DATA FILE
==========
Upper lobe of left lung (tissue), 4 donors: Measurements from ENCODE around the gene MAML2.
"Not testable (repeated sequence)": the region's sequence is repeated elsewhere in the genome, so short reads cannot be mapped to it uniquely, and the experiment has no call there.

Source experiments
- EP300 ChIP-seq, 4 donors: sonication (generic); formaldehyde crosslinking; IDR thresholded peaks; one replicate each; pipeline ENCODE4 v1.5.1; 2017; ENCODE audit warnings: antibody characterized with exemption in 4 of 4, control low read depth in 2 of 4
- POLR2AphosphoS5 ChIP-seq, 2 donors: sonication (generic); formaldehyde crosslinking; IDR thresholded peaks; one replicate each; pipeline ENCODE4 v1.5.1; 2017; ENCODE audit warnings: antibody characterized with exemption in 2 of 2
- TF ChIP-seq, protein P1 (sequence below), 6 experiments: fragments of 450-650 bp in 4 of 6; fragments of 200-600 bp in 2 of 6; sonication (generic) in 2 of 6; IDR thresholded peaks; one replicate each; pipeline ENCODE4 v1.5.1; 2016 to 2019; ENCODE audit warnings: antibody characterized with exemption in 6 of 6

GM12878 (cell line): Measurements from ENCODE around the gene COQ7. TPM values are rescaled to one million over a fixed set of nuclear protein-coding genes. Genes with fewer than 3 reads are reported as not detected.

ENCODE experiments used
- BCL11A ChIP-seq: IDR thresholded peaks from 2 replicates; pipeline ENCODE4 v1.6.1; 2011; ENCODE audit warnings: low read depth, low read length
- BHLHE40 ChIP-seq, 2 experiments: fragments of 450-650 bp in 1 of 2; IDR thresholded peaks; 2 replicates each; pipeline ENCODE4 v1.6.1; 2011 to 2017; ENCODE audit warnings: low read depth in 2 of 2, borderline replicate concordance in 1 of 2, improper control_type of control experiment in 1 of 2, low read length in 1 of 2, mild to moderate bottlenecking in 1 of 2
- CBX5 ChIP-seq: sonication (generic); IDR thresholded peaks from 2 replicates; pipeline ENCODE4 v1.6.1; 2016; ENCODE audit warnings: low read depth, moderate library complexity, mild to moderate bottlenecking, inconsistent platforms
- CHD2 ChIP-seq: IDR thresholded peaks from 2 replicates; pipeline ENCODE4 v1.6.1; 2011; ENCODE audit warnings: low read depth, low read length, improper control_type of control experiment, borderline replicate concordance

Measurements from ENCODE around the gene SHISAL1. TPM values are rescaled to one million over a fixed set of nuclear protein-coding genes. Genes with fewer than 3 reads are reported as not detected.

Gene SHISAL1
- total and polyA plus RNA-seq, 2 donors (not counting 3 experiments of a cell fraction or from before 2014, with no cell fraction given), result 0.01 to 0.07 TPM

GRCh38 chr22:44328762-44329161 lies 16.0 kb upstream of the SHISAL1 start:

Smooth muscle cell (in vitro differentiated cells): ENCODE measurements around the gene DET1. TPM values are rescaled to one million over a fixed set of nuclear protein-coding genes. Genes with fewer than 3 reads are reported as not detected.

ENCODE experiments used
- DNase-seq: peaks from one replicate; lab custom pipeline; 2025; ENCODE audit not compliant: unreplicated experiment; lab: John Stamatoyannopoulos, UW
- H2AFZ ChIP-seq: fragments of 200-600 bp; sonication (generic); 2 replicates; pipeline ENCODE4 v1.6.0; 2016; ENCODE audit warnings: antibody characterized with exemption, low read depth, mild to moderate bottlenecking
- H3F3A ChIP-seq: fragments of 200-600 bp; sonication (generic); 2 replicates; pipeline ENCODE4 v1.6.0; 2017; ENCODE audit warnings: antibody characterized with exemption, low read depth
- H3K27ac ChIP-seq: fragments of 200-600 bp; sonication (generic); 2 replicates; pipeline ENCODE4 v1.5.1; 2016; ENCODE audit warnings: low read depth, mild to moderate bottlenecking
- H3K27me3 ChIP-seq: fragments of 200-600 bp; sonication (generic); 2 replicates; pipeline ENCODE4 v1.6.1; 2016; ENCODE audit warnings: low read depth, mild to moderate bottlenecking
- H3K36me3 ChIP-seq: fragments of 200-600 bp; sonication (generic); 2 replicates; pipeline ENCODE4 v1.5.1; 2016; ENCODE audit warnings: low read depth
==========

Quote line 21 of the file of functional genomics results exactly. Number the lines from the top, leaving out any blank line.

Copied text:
- H3F3A ChIP-seq: fragments of 200-600 bp; sonication (generic); 2 replicates; pipeline ENCODE4 v1.6.0; 2017; ENCODE audit warnings: antibody characterized with exemption, low read depth